I’ve read a couple of books on Stalin by Simon Sebag Montefiore. I get who he is, or was. Armando Iannucci concentrates on Stalin’s death and the scramble for power among his henchmen of torturers and mass murderers. It’s played out as farce. For example, in the opening scenes Stalin, who loved music (and books) rings a studio in Moscow and tells the presenter of the radio performance that he’d like a recording and he’ll send someone to pick it up in 17 minutes. You can’t say no to Stalin. The orchestra has to replay the concert and an audience rounded up to fill the theatre and clap at the appropriate moments. Then it has to be recorded and sent to Stalin. Chaos has to be managed.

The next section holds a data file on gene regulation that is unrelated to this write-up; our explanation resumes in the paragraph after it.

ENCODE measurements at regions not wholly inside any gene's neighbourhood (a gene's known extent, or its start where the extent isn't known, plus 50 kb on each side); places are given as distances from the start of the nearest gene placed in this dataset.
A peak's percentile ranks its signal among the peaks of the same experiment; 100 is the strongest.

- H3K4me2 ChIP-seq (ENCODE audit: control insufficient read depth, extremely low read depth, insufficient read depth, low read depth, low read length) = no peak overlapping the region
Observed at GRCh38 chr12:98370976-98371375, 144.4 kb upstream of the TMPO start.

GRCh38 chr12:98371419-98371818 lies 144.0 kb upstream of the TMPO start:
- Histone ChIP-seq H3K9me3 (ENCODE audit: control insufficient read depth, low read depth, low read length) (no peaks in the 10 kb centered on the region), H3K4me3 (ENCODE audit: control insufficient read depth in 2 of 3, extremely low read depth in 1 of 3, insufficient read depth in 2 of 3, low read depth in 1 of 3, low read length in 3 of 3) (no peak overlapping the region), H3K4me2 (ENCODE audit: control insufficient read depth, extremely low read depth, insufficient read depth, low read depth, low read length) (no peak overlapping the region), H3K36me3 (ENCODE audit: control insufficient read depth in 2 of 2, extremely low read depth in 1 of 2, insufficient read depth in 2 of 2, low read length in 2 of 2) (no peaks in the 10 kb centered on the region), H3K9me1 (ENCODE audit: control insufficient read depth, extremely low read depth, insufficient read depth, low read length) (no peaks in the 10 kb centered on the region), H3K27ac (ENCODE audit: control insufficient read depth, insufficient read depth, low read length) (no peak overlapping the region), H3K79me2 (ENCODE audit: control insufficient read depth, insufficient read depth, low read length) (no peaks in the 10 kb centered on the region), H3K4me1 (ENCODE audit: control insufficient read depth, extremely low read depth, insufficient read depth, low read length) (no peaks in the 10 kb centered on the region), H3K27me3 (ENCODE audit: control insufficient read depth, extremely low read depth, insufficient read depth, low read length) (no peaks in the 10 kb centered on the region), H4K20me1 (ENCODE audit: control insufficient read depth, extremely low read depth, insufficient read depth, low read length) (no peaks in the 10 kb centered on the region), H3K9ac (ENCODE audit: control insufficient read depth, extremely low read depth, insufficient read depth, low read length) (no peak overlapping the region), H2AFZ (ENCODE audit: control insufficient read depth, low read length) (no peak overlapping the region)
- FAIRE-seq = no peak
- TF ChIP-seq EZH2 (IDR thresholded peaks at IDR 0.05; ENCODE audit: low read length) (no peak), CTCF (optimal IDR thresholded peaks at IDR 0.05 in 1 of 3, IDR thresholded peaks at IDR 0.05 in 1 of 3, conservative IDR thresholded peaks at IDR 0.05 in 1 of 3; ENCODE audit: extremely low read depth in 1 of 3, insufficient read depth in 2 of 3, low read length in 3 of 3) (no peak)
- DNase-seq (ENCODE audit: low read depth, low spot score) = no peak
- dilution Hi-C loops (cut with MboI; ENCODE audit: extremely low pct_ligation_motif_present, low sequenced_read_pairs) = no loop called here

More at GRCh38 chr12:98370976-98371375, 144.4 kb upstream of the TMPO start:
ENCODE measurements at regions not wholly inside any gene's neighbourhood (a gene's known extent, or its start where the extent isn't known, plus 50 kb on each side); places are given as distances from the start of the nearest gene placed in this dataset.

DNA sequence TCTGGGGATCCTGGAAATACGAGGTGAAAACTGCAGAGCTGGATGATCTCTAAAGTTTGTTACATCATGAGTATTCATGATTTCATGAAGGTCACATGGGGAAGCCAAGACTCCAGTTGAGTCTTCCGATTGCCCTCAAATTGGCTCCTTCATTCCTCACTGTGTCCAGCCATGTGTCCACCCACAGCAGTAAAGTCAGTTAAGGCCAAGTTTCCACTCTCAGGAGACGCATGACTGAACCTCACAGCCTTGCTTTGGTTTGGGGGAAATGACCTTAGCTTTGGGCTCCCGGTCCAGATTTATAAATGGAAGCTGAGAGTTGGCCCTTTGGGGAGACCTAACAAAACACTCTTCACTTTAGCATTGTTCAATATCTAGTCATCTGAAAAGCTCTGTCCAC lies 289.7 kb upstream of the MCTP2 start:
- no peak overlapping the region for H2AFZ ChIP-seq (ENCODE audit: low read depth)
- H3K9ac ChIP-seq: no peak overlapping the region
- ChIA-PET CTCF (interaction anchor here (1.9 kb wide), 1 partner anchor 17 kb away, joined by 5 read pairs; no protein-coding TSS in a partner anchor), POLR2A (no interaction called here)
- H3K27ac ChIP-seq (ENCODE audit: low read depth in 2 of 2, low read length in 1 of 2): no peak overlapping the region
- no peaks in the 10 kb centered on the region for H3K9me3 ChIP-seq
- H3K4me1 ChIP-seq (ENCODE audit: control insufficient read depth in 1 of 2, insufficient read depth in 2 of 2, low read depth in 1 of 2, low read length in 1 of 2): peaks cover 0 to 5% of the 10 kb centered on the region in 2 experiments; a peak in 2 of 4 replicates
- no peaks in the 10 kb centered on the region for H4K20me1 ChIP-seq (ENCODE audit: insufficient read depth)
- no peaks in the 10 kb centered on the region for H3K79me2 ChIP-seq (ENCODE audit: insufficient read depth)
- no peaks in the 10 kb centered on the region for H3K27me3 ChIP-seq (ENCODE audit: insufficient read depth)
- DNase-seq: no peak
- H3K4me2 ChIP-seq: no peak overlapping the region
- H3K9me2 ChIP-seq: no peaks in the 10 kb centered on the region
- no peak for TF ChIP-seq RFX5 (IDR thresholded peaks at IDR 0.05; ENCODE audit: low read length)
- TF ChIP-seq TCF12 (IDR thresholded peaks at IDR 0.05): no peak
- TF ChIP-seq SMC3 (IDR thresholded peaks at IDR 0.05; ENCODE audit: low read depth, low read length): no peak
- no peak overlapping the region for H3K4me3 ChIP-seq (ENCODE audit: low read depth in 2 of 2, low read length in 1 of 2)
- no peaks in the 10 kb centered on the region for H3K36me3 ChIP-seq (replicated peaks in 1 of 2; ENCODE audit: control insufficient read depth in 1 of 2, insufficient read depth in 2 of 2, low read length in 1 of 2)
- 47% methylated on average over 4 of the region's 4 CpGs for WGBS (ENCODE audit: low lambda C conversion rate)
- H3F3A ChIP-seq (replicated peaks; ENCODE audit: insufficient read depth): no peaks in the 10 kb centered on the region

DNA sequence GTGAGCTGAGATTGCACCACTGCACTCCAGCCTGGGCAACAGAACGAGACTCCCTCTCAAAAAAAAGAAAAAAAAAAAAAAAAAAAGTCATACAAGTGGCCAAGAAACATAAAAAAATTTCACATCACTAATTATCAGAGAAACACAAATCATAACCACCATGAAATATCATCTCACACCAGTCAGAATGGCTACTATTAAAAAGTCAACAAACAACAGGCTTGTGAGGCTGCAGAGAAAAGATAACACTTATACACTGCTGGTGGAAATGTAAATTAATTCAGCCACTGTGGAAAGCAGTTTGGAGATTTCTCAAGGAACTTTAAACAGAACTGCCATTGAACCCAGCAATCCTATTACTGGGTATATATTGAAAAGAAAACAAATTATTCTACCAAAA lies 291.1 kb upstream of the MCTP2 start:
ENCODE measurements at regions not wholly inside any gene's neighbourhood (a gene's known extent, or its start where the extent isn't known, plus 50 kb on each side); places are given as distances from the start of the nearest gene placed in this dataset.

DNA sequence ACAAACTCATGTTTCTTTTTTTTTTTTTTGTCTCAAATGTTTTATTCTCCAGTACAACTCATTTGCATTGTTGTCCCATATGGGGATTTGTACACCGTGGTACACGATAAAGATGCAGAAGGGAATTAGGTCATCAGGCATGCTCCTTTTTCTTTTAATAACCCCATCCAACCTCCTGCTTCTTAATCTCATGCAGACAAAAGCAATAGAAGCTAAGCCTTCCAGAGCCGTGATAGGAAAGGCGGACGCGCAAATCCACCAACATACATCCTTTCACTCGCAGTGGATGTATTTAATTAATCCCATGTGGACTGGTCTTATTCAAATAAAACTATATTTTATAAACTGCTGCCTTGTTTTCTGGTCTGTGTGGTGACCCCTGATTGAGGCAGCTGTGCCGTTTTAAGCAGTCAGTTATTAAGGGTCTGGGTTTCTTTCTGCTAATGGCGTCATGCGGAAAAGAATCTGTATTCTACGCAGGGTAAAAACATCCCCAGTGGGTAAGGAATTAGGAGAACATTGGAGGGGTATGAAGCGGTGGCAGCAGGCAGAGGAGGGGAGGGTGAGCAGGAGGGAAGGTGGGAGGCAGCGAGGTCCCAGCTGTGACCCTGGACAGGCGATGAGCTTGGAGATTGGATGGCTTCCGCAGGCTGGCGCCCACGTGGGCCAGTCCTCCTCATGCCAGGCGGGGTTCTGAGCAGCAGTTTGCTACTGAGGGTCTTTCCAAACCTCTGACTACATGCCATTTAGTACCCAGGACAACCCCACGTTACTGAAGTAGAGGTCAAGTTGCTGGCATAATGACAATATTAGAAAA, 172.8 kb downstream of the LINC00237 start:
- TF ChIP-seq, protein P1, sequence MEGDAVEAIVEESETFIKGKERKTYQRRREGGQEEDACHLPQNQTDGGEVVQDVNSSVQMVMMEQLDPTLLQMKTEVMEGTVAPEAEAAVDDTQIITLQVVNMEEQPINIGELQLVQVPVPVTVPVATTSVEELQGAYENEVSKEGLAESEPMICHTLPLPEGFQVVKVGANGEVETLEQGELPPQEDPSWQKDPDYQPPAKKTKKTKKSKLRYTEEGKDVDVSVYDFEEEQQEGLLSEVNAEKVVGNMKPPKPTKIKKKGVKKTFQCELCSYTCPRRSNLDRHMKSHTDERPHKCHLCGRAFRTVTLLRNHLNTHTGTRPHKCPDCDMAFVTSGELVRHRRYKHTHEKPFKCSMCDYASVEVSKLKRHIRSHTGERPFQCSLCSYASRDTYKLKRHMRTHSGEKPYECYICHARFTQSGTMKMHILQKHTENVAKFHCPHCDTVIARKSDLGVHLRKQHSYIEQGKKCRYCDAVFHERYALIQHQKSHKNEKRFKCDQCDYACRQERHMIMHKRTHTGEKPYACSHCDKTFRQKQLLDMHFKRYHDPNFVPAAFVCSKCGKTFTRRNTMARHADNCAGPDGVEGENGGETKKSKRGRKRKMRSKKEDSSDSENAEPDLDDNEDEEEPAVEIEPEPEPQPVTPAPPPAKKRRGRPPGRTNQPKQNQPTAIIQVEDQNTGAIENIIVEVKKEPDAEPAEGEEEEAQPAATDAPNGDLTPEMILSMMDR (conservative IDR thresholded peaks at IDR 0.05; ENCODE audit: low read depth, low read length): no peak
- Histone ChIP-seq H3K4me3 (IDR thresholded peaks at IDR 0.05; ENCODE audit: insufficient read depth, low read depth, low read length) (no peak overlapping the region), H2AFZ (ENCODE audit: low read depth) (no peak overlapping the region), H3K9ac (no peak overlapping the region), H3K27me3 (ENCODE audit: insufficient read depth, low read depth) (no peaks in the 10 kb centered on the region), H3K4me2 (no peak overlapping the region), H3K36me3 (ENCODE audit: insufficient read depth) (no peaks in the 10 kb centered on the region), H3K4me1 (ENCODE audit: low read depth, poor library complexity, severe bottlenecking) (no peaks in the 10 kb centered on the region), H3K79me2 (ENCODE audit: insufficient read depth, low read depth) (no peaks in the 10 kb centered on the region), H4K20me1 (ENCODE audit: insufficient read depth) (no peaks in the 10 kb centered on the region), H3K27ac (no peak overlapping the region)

The apparently droll humour of Iannucci’s Yes Minister and The Thick of It translated into the grim Soviet era of 1953, Moscow. But I just don’t get that kind of stuff, and found it as funny as Benny Hill chasing after a Page 3 girl. I didn’t laugh once and switched over to Match of the Day before it finished. I guess these kinds of programmes aren’t made for the proletariat.